Dirges of Elysi-meh: Incantation’s Latest is Solid but Uninspired
The most frustrating thing (OK, eighth most frustrating thing) about Morbid Angel’s United 93-grade calamity Illud Divinum Insanus is that it’s not front-to-back lousy. There’s three or four surprisingly decent songs wedged in there amongst the black Jnco techno-goth. If the band had acted appropriately and released the salvageable material as an EP, it would have been… well, still pretty underwhelming (“Beauty Meets Beast” and “10 More Dead,” while passable considering their surroundings, are still pretty mediocre for Morbid Angel). Incantation’s latest, Dirges of Elysium, suffers from a very mild case of the same disorder, but suffers from it nonetheless. While it’s highly unlikely they’ll ever perform the same kind of career self-immolation (lol) as the aforementioned Morbid Angel, Dirges feels a little soft in the middle, even by the band’s post-Onward To Golgotha standards. Not a bad album, but certainly not as good as it could/should be.
Of course, this isn’t to imply that Dirges of Elysium is an out-and-out snoozefest. When the band lock into something nasty, they’re downright feral. The grindy blasts that light up “Debauchery” and “Impalement of Divinity” buoy John McEntee’s ominous, chromatic riffs in a sea of fuzzy atmosphere. And Incantation’s fetid death/doom works to great effect when kept at a non-glacial pace. But where Elysium ultimately falters is in the long stretches of drone-doom and gurgling. While I usually don’t mind that kind of thing, Incantation aren’t so much dragging the listener through something awful as they are taking a few minutes to catch their breath while you have to sit there and listen. And while that’s brutal in its own Tim & Eric kind of way, it doesn’t make for good death metal.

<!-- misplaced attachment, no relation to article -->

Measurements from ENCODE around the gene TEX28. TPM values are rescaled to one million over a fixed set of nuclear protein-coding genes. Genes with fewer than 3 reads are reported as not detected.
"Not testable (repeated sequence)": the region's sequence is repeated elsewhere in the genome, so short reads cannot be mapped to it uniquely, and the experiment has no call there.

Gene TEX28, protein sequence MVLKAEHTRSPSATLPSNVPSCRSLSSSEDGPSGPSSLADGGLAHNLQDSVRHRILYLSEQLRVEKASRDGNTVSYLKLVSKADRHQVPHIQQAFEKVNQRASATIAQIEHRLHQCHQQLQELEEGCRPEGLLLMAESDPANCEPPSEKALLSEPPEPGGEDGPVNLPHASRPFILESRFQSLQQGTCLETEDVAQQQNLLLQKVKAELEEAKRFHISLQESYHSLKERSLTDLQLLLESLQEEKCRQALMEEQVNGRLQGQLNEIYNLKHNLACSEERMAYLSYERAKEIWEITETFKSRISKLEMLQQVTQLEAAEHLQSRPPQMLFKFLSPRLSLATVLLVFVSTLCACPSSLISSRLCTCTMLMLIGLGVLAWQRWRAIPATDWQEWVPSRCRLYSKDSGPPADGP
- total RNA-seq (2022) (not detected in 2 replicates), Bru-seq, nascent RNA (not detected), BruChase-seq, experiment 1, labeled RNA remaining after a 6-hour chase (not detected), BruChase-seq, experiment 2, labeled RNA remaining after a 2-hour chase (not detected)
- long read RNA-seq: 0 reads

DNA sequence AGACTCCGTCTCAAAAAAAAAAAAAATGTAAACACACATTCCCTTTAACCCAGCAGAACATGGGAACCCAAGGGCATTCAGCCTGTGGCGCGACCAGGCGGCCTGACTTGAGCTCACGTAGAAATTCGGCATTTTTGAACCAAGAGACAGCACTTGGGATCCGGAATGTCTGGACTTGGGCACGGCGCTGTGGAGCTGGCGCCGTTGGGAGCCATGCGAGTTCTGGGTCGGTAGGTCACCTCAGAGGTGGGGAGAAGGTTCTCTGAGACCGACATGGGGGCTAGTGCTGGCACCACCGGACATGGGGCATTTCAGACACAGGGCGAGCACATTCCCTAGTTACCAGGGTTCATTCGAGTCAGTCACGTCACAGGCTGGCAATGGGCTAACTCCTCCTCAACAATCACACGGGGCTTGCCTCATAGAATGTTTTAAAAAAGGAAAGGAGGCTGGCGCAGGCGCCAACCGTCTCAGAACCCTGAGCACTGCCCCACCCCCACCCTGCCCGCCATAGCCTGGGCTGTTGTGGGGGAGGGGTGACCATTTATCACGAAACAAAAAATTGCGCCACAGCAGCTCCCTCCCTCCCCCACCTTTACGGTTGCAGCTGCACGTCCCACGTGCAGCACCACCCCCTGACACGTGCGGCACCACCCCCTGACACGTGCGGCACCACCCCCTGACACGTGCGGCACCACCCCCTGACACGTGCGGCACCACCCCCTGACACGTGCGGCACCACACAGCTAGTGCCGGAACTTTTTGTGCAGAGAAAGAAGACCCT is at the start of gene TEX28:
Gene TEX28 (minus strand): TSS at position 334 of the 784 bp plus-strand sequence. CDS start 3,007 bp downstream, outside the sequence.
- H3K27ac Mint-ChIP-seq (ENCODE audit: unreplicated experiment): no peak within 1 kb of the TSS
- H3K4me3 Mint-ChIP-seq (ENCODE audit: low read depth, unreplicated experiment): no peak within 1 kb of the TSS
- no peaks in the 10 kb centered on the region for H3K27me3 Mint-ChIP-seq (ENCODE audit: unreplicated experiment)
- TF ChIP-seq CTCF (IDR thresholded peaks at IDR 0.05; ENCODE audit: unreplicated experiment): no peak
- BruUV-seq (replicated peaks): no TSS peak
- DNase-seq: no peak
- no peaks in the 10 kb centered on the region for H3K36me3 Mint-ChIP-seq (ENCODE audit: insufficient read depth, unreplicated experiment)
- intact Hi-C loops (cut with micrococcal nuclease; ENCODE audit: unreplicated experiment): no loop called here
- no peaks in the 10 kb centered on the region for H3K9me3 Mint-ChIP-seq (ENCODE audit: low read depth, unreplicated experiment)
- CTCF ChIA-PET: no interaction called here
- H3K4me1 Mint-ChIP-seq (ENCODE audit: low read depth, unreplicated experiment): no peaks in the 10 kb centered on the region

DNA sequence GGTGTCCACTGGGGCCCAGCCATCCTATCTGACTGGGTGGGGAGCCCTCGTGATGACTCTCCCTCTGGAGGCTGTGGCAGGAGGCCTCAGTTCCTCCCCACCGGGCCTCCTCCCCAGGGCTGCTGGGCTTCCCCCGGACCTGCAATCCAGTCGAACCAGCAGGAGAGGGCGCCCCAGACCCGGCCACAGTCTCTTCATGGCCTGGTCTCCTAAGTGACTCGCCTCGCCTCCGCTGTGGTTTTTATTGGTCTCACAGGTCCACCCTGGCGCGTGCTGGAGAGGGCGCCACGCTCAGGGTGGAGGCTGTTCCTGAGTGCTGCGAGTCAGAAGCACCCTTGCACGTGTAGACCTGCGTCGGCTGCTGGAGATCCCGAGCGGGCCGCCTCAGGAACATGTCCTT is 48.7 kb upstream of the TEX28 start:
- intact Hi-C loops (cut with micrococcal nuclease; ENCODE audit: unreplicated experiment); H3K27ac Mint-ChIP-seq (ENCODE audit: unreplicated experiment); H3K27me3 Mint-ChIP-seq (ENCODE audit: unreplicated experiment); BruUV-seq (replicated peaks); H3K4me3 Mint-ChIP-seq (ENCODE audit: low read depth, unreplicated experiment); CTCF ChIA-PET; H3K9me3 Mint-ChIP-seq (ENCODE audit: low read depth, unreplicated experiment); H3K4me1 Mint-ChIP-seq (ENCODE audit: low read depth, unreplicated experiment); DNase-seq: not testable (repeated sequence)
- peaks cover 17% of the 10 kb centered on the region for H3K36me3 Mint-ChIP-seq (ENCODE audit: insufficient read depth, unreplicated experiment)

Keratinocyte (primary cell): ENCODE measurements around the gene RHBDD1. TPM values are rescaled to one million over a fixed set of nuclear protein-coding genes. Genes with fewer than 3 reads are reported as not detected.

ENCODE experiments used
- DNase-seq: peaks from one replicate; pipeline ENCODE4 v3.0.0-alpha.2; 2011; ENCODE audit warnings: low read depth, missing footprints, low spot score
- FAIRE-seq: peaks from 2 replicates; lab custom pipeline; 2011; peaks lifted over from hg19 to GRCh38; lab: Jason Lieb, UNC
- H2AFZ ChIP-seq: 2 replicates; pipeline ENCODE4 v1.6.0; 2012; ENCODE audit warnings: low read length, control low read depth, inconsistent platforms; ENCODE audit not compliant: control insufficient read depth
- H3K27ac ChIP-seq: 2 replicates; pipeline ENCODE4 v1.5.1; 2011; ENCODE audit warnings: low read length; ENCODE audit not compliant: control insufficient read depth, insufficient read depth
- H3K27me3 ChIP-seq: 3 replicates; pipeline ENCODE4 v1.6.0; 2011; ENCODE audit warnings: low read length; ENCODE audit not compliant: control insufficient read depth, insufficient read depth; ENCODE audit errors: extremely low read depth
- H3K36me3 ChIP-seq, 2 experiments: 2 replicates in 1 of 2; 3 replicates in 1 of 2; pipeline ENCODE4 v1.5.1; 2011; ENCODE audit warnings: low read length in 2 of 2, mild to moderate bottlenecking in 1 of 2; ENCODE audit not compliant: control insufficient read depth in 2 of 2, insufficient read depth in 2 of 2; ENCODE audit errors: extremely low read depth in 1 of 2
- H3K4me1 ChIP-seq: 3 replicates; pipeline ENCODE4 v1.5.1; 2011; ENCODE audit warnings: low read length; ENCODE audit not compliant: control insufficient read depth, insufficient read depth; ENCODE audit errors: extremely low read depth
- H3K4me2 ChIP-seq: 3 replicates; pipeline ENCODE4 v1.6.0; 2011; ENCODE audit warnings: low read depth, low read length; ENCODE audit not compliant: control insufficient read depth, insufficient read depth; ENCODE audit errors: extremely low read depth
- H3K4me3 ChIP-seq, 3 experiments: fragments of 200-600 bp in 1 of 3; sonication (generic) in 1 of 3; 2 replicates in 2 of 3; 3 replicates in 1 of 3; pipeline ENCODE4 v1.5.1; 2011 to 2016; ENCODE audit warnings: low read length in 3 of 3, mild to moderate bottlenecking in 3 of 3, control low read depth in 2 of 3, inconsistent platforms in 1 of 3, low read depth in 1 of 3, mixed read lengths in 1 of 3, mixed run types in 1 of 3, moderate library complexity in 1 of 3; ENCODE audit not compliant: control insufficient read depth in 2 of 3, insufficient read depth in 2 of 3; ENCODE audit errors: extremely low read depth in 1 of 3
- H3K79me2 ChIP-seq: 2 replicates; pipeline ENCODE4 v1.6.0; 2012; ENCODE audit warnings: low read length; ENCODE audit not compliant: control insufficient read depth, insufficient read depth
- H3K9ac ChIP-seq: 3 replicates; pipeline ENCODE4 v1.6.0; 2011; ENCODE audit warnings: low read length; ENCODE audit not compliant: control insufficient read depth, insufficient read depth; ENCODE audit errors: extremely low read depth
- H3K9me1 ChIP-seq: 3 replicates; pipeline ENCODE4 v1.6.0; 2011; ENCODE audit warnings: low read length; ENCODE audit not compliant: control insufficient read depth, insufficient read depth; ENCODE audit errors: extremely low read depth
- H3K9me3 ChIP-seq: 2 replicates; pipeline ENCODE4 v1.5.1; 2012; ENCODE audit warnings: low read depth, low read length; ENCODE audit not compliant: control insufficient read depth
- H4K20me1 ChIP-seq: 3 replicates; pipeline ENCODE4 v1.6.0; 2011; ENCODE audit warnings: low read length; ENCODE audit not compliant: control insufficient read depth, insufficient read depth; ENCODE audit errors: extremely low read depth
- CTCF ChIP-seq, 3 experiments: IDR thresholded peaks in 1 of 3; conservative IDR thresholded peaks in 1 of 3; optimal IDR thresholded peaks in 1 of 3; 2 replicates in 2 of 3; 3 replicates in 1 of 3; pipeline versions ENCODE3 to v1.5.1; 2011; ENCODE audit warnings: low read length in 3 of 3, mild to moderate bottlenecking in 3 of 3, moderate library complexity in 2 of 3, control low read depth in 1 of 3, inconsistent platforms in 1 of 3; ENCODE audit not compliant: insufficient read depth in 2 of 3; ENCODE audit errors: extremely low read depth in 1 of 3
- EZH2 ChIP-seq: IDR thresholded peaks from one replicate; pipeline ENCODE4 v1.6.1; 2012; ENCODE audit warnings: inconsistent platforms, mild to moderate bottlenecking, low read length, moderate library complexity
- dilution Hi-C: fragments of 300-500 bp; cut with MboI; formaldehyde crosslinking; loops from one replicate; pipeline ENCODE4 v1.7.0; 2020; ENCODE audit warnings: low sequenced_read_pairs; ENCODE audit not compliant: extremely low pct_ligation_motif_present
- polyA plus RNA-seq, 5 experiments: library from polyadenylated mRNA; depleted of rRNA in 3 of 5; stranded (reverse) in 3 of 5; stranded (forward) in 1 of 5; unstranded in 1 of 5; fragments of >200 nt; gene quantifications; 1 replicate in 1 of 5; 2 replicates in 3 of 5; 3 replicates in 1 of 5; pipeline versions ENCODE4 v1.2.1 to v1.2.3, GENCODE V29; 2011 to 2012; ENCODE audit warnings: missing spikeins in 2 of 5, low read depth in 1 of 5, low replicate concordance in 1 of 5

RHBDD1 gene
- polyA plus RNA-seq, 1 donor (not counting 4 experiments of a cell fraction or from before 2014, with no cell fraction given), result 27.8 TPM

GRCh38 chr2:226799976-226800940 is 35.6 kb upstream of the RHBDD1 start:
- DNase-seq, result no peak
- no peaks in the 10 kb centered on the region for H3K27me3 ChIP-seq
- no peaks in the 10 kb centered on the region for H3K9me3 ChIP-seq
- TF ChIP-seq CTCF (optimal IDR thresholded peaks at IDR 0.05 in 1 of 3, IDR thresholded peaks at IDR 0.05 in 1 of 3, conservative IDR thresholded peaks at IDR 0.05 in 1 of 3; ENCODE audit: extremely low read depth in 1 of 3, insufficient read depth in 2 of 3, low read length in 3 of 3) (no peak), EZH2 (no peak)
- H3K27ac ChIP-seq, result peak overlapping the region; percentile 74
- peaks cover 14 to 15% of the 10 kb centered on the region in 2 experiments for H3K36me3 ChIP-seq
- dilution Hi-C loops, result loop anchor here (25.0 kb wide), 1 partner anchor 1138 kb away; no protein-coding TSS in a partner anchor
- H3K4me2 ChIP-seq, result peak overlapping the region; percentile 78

This all culminates in Elysium’s finale, “Elysium (Eternity is Nigh).” Sixteen minutes of plodding accented by flashes of brilliance, it’s ultimately an unlistenable mess that’s asking a lot of the average Incantation fan (and maybe even the hardcore ones). Dirges of Elysium could use fewer dirges and more, well, Elysium. Had this been whittled down to an EP/short full-length by that title, it’d be almost on par with the band’s previous effort, the excellent Vanquish in Vengeance. Instead, we’re left to trim the fat for ourselves. Which is ultimately fine, but a single time through the hobbled “From a Glaciate Womb” or the (sort of) title track mentioned above is more than enough to decide not to warrant a revisit.